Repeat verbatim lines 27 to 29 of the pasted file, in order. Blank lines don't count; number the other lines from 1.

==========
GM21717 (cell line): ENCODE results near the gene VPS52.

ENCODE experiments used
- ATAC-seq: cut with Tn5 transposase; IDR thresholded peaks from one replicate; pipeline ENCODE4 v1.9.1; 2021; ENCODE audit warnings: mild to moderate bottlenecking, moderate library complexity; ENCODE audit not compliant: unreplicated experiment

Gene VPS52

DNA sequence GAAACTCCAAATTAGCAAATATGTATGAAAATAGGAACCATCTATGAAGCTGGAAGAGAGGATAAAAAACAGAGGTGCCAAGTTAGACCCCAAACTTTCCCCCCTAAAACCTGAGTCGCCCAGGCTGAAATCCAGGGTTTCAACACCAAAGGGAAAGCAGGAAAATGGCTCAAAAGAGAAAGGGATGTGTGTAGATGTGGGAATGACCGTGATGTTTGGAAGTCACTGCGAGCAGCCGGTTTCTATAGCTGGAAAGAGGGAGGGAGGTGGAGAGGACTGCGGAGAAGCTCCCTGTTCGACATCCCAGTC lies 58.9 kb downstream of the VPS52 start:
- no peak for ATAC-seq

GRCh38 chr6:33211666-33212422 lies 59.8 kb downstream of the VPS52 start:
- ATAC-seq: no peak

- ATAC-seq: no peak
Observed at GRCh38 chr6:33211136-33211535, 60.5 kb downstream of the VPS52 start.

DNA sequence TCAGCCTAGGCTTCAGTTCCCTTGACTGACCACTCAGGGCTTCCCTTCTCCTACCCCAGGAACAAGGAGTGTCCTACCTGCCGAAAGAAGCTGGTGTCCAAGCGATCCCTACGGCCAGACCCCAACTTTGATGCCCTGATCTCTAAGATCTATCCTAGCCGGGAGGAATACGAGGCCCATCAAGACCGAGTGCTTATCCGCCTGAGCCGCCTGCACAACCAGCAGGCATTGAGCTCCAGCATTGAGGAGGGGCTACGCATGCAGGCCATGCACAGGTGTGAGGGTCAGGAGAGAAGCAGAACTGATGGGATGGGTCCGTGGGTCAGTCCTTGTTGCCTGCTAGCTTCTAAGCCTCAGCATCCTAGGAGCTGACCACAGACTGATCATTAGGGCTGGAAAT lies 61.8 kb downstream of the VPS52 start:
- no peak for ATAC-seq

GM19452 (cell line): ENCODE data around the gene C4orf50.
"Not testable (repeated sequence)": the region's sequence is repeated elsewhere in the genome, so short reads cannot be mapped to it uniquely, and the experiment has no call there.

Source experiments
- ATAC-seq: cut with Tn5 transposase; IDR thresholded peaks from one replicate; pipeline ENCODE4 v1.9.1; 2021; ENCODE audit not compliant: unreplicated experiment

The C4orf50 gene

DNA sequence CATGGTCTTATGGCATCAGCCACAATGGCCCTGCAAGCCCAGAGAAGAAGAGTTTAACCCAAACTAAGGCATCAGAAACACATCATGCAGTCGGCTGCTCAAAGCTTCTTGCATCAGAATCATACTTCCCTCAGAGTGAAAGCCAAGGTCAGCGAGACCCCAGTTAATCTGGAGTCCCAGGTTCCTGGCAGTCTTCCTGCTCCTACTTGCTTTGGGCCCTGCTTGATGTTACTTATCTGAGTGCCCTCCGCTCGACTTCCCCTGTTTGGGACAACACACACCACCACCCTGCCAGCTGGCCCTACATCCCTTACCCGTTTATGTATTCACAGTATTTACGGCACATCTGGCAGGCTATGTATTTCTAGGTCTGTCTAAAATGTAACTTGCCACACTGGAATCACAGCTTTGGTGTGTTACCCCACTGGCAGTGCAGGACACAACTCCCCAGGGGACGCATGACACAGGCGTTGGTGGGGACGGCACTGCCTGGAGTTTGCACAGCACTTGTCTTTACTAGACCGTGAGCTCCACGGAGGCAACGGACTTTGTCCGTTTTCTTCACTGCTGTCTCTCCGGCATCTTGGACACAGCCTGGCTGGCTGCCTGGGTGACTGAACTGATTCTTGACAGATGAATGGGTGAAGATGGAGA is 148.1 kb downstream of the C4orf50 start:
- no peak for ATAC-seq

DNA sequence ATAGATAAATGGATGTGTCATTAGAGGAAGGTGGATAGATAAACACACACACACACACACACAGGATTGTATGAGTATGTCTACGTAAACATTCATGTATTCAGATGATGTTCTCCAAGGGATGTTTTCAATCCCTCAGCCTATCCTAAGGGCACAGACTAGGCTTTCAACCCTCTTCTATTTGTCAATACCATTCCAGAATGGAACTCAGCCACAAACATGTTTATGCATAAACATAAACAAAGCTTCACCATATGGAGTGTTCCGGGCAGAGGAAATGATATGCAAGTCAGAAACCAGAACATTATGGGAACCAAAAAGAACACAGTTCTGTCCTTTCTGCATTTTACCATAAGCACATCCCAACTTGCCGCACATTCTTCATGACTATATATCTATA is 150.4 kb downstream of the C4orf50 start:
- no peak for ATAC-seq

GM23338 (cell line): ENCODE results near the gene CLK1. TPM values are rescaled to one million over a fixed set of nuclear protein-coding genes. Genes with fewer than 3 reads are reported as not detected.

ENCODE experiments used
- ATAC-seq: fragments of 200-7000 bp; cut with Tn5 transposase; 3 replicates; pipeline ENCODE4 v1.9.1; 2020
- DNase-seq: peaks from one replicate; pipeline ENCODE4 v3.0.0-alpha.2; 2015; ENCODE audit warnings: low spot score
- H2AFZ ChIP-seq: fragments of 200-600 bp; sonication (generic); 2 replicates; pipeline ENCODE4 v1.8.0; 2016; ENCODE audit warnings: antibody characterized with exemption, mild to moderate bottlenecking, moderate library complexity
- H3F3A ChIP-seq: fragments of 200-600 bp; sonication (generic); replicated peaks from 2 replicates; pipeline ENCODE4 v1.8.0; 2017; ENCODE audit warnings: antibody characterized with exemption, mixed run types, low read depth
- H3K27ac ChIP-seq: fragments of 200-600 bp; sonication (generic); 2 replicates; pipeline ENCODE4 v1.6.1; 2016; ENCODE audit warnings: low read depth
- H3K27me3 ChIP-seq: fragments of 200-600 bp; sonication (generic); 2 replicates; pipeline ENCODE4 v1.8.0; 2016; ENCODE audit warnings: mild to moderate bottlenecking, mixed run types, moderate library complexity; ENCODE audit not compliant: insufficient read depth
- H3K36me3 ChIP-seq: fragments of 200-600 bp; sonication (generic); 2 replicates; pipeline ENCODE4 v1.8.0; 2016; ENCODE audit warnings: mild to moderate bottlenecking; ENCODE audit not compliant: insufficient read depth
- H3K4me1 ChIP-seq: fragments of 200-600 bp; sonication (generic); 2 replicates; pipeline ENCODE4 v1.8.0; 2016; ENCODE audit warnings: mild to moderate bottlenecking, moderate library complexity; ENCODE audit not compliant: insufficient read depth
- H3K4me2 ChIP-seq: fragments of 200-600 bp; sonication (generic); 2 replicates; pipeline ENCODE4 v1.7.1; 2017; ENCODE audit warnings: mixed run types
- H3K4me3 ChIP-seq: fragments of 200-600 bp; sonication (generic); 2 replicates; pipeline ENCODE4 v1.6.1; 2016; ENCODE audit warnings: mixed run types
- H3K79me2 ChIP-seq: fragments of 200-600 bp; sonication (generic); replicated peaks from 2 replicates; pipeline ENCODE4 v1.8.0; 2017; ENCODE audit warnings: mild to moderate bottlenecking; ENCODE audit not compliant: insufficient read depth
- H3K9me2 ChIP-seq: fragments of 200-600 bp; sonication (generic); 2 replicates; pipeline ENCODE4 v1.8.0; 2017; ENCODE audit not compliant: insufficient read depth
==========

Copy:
- H3F3A ChIP-seq: fragments of 200-600 bp; sonication (generic); replicated peaks from 2 replicates; pipeline ENCODE4 v1.8.0; 2017; ENCODE audit warnings: antibody characterized with exemption, mixed run types, low read depth
- H3K27ac ChIP-seq: fragments of 200-600 bp; sonication (generic); 2 replicates; pipeline ENCODE4 v1.6.1; 2016; ENCODE audit warnings: low read depth
- H3K27me3 ChIP-seq: fragments of 200-600 bp; sonication (generic); 2 replicates; pipeline ENCODE4 v1.8.0; 2016; ENCODE audit warnings: mild to moderate bottlenecking, mixed run types, moderate library complexity; ENCODE audit not compliant: insufficient read depth